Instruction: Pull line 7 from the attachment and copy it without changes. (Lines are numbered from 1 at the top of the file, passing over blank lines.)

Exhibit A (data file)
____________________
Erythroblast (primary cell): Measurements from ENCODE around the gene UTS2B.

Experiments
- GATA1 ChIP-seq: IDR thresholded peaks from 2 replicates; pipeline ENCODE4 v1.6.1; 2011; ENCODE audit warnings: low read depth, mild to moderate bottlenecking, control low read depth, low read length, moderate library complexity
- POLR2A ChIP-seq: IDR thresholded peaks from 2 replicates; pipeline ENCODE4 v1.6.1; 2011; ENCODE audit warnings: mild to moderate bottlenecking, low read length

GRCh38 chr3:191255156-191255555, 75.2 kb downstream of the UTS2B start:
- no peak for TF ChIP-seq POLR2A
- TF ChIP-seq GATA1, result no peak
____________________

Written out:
- TF ChIP-seq GATA1, result no peak